Admittedly she did have to work as a nurse on the trip and deal with such calamities as passengers who rubbed shampoo all over their bodies then got second degree sunburns.
But she also got to do cool stuff like visit Sydney before the Opera House was built and row round Sydney Harbour in a boat. She talks about that a lot.
4. Support your partner’s travel plans.
Years ago my dad was gagging to fly on Concorde but mum wasn’t interested but she told him to go for it anyway. Dad happily jetted off to Venice for a long weekend on Concorde not long before it was pulled and the opportunity lost forever.
When you’re in a long-term relationship and you don’t agree on every travel plan and dream your partner has, the best way to keep everyone happy is to let your partner follow their travel dreams.
Let them enjoy their travels knowing that they will miss you and come back refreshed and happier than ever to see you again. My dear Mucho Man is very good at this.
5. Be practical, not a princess.
It wasn’t always travel by Concorde and luxury safaris for my parents.
When we were kids the highlight of the year was a camping holiday in France. We always packed a spade so when it rained heavily one night, as it always did, and water started to pour into the tent mum would get up and start digging a trench that directed the rain water safely away from our tent and onto some other hapless camper’s spot.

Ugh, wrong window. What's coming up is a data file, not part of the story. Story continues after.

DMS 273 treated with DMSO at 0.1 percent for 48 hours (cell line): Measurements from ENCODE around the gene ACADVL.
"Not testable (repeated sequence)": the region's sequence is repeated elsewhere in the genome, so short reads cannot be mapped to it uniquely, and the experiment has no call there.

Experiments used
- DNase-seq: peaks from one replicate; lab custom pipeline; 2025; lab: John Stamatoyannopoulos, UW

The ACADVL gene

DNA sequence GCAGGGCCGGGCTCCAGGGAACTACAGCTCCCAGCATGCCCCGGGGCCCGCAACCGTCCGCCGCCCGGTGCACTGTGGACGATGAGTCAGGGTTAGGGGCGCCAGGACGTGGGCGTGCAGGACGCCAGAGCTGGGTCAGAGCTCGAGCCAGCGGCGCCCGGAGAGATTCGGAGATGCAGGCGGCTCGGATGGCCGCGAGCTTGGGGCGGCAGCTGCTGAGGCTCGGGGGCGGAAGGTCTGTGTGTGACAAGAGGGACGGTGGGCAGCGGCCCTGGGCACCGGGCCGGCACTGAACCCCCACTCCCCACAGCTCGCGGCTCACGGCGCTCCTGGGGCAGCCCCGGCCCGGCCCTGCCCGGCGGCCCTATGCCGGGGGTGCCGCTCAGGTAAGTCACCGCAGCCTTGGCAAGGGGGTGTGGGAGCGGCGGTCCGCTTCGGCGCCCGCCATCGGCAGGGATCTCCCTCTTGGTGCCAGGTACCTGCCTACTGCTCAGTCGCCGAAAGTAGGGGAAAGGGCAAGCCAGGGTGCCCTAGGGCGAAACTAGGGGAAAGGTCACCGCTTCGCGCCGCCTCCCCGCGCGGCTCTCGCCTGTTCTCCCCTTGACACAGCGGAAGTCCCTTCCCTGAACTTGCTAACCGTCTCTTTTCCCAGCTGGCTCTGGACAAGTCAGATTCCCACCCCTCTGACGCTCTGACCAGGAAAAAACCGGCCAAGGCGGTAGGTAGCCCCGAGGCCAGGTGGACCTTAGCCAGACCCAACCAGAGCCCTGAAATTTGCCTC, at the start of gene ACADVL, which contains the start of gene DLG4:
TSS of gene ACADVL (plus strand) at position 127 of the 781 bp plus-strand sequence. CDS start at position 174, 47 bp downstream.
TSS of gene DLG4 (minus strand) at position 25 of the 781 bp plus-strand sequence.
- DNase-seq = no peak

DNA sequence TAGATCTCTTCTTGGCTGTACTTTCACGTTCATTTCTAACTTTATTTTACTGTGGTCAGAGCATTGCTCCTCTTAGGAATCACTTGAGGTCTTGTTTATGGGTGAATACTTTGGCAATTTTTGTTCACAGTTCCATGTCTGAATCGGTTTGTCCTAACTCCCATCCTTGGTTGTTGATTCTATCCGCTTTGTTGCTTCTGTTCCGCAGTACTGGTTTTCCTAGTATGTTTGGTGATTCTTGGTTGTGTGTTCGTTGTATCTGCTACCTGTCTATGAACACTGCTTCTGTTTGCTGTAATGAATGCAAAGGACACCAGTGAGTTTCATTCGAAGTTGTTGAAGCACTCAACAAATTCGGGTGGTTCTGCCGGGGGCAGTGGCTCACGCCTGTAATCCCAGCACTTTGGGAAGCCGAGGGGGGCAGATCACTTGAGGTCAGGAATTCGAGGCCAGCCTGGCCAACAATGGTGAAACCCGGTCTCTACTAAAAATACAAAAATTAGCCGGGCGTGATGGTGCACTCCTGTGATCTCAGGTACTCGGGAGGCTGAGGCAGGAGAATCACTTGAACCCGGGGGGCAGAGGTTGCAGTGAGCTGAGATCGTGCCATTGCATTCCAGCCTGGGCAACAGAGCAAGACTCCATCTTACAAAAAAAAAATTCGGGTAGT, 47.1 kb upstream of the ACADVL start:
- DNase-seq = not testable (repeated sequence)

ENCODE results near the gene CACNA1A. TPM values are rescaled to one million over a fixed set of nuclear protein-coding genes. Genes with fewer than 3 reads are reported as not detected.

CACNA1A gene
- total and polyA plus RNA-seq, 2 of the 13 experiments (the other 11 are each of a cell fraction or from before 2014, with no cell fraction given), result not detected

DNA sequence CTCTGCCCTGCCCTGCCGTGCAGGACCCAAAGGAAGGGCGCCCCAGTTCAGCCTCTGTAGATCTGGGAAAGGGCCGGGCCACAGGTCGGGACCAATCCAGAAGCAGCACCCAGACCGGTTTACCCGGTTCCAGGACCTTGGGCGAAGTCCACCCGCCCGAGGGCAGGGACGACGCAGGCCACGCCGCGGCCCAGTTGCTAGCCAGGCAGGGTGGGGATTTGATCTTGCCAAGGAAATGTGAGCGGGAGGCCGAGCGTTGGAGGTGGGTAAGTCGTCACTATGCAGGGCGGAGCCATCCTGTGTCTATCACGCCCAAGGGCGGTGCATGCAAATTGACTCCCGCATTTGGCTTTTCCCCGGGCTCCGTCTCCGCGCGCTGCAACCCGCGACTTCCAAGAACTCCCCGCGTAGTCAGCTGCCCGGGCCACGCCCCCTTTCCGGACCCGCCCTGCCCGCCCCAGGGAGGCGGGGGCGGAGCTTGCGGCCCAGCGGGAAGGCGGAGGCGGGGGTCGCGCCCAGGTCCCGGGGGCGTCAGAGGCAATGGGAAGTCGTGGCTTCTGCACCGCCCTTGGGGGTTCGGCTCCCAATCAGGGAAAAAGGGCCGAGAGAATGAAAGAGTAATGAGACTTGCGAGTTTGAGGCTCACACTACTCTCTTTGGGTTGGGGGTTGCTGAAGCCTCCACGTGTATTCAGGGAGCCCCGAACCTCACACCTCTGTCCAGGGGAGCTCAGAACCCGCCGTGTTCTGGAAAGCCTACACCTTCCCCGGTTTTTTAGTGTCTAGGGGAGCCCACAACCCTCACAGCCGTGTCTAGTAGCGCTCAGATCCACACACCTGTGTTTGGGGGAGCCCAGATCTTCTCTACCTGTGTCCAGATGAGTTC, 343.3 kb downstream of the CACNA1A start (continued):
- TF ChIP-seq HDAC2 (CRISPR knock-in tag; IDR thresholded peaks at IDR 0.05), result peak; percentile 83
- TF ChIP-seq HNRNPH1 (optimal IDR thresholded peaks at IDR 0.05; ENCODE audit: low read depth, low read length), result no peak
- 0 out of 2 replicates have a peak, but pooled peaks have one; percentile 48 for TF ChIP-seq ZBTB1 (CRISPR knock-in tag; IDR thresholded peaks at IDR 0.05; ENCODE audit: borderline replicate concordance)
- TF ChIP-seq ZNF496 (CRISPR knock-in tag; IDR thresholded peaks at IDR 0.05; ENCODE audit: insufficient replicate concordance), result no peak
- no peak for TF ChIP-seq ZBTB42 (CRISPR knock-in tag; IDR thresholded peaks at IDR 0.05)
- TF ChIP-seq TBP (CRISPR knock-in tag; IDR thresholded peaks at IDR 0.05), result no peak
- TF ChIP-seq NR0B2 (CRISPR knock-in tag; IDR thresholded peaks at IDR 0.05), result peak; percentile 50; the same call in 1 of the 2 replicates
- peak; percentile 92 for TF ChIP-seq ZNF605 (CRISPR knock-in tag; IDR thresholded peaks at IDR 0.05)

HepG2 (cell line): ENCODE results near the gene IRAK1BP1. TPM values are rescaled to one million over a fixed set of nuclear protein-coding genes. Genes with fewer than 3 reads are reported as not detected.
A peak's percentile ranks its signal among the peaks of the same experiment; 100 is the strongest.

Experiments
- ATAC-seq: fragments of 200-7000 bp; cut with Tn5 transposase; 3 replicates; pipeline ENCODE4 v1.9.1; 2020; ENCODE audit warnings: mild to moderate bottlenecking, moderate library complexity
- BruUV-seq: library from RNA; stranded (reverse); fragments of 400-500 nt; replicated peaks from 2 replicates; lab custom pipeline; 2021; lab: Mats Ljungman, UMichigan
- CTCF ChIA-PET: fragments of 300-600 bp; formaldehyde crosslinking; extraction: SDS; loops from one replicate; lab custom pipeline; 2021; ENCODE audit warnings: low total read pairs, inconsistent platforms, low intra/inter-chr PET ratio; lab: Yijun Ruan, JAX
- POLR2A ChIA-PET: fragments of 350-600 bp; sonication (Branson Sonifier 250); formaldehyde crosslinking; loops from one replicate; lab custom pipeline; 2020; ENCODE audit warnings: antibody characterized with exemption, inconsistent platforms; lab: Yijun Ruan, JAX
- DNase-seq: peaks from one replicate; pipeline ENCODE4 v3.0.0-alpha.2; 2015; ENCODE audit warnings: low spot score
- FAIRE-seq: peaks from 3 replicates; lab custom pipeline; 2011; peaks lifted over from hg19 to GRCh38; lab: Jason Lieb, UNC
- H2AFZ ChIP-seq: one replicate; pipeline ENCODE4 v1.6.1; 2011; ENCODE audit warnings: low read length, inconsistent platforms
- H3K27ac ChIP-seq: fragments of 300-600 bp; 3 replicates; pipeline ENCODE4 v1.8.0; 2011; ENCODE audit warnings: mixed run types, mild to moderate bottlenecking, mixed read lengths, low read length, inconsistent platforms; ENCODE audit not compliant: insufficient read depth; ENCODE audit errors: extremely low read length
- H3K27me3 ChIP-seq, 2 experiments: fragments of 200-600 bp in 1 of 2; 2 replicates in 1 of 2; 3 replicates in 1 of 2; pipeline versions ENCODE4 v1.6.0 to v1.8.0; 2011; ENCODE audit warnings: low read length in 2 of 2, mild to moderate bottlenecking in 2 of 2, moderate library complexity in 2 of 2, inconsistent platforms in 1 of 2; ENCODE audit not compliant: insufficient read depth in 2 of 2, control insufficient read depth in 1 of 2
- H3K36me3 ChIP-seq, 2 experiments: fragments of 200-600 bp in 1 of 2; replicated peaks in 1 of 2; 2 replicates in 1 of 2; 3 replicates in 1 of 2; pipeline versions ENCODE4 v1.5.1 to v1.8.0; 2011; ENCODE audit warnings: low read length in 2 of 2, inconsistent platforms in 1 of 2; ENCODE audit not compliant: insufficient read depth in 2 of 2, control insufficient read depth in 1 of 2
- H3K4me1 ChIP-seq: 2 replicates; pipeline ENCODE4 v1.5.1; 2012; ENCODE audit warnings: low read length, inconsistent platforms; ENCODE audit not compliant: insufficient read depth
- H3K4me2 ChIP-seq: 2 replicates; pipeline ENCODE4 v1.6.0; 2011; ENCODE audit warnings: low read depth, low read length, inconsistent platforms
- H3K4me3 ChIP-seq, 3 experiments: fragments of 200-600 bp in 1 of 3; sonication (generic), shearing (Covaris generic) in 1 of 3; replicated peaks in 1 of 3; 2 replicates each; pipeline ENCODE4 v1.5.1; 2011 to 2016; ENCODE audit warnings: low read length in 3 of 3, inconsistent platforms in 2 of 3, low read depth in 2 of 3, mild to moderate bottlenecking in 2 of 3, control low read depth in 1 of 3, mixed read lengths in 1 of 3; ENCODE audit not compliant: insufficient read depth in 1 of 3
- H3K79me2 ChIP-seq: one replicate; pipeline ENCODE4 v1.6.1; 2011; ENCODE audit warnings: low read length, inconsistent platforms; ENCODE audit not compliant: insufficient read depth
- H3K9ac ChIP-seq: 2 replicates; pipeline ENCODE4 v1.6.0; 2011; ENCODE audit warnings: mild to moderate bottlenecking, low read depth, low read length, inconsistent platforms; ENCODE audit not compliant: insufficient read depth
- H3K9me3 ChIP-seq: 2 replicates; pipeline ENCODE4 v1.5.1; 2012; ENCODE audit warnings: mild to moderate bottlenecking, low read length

There are always problems and unexpected occurrences to overcome when you travel. You just have to be practical and tackle them head on.
6. When flying always have a complete set of spare clothes in your hand luggage just in case
This is mum’s number one rule for travel. Her reasoning is that someone might vomit on you and, if that happens, you won’t have to sit in the stinky vomit-stained clothes for the whole flight because you’ll just be able to change into your spare set of clothes.
I am happy to report that no one has ever vomited on my during a plane ride, not even my own children. People hardly ever seem to vomit on planes at all. In all my 44 years of traveling I can’t once remember someone having to whip out the vomit bags which are handily installed in every plane seat pocket.
But despite this mum drummed this lesson into me so hard that I still always have a spare set of clothes in my hand luggage. Just in case.
7. When the worst things happen deal with it
For example, if someone near you does vomit just grasp their head firmly in both hands and swivel it away from you so they vomit on the person on the other side of them, not on you.
My mum demonstrated this tactic during one long car journey to France many moons ago when my brother was overcome by car sickness.
Mum quickly wrenched my brother’s head my way whereupon he vomited right into my shoes.
Fortunately I’d taken the shoes off but they did have to be abandoned by the roadside.
Mum came out fine except she had to cough up for new shoes.
And listen to me complaining about it for the next couple of decades.
Dear old mum. I hope you have a happy birthday and many more years of happy travels.
My mum and dad on their honeymoon in St Kitts in 1966
Are there any funny travel photos or stories about you or loved ones that make you laugh?